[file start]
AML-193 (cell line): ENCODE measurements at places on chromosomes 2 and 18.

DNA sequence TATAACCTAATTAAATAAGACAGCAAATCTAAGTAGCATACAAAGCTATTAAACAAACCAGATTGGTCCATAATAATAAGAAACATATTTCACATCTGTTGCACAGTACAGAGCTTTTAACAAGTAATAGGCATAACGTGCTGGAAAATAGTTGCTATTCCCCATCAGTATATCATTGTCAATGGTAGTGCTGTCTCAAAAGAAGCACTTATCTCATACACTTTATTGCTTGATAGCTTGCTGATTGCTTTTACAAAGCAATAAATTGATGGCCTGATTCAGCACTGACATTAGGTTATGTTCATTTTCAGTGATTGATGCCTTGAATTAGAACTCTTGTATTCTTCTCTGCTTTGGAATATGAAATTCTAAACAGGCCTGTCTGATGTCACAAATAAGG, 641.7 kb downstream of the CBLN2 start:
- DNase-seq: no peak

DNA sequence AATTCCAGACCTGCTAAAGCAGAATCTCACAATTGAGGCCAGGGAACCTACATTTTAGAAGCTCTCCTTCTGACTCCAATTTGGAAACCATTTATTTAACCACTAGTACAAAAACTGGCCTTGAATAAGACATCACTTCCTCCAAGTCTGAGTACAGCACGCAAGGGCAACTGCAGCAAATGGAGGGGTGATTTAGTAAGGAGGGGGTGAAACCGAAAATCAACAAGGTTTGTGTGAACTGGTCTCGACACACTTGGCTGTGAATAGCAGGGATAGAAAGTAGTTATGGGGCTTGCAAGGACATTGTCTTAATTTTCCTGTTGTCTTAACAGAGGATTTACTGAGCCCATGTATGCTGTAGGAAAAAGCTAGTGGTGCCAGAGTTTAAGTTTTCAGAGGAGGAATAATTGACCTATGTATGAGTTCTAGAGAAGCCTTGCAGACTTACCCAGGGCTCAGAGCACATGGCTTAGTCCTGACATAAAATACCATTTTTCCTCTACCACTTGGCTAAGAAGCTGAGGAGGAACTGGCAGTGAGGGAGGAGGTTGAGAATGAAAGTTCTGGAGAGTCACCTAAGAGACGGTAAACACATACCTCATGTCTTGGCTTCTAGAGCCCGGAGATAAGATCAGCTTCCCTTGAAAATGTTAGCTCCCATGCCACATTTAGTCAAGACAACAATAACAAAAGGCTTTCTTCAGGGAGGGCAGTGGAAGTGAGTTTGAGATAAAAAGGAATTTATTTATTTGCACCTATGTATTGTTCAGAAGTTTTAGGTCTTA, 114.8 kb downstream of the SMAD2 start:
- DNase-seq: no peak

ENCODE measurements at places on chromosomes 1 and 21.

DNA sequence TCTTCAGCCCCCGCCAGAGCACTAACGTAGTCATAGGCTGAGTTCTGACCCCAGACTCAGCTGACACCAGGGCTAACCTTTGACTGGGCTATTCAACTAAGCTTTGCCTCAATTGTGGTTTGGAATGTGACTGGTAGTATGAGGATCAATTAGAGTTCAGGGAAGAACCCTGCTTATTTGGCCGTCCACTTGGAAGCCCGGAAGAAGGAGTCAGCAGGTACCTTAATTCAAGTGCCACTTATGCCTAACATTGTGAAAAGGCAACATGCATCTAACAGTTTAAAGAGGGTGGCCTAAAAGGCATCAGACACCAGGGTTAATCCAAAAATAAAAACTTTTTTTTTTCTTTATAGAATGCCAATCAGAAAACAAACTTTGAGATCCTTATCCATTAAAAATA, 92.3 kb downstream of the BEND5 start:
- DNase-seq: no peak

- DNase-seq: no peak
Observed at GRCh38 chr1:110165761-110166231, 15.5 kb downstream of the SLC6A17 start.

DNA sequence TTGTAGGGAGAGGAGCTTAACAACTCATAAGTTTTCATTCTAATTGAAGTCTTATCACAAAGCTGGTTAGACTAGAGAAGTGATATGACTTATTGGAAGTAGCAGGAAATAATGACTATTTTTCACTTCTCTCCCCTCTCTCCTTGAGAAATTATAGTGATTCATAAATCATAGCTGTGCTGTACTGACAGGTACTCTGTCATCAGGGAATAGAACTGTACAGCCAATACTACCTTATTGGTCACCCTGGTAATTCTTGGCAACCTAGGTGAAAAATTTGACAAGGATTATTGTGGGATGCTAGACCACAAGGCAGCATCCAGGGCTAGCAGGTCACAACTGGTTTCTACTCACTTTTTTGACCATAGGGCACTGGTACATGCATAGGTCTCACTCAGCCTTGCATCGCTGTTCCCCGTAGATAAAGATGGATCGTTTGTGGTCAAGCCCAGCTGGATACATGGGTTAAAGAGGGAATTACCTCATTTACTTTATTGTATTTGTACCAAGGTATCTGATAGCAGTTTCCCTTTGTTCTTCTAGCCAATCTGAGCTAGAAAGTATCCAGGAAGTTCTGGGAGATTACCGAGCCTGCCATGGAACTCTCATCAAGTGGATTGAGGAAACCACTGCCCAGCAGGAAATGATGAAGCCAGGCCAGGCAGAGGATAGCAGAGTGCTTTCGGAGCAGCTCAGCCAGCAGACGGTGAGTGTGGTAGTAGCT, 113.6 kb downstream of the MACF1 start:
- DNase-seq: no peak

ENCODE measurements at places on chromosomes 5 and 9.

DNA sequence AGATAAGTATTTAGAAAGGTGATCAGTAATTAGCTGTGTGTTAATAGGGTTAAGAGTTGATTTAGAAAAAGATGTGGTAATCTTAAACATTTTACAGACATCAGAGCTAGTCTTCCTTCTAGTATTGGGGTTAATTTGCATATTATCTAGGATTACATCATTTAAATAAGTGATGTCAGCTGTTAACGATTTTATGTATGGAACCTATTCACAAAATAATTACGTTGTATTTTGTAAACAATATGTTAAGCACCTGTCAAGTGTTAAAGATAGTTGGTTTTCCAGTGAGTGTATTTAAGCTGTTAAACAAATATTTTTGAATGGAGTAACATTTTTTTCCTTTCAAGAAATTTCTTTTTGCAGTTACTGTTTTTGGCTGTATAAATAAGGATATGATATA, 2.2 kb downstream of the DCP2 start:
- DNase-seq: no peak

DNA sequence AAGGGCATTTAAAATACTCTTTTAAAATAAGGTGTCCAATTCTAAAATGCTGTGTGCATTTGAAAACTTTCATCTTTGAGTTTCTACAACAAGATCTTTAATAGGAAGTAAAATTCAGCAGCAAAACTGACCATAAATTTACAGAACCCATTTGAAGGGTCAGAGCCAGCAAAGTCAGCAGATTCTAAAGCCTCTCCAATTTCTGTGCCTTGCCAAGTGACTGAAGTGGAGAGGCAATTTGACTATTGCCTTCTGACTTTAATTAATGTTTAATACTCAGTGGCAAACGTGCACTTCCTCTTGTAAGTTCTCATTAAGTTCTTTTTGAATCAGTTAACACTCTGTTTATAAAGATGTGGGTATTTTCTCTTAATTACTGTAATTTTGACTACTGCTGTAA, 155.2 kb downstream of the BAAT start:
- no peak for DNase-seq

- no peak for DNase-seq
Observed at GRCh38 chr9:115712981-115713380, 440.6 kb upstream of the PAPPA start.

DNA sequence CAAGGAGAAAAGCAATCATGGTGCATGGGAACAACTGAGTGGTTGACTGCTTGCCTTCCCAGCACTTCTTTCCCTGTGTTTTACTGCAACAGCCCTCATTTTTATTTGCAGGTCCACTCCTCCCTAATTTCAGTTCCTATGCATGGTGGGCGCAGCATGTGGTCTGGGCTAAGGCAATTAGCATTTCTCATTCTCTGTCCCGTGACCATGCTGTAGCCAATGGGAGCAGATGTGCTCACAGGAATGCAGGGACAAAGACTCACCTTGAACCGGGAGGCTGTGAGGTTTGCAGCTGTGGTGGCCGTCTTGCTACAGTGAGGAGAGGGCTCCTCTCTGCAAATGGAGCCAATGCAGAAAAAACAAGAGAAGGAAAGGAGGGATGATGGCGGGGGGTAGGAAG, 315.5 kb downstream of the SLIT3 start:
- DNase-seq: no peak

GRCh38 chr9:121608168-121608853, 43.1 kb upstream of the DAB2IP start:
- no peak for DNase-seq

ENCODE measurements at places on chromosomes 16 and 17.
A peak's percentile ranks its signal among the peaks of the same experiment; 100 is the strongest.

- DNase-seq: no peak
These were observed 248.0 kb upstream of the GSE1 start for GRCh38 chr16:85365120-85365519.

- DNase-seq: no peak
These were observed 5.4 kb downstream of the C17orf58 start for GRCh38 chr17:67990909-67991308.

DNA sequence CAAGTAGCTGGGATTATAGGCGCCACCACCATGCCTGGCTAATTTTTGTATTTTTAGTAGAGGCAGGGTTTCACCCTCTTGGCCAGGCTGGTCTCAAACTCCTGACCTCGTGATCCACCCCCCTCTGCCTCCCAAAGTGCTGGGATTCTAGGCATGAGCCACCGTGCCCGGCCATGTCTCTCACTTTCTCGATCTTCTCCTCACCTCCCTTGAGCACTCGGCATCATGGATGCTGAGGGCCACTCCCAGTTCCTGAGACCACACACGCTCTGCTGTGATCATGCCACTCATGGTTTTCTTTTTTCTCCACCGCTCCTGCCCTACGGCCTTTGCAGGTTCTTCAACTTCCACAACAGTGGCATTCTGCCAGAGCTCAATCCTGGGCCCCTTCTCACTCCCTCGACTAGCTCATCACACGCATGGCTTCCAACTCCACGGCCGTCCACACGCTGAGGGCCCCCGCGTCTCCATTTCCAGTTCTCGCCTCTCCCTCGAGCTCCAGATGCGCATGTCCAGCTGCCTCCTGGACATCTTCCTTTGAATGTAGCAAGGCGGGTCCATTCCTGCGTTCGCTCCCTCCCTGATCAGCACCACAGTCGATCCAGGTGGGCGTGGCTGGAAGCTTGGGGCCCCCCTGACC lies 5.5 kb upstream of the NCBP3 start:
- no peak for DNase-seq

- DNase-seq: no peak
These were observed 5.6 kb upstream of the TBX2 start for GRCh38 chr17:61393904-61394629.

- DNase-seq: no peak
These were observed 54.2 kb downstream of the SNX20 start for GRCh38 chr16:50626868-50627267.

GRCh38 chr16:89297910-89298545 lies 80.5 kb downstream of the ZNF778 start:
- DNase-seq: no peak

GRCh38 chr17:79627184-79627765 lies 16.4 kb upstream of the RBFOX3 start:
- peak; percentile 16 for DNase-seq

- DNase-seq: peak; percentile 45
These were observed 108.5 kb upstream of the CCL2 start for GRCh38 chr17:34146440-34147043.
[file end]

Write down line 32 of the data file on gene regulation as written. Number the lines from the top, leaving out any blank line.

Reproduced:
- DNase-seq: no peak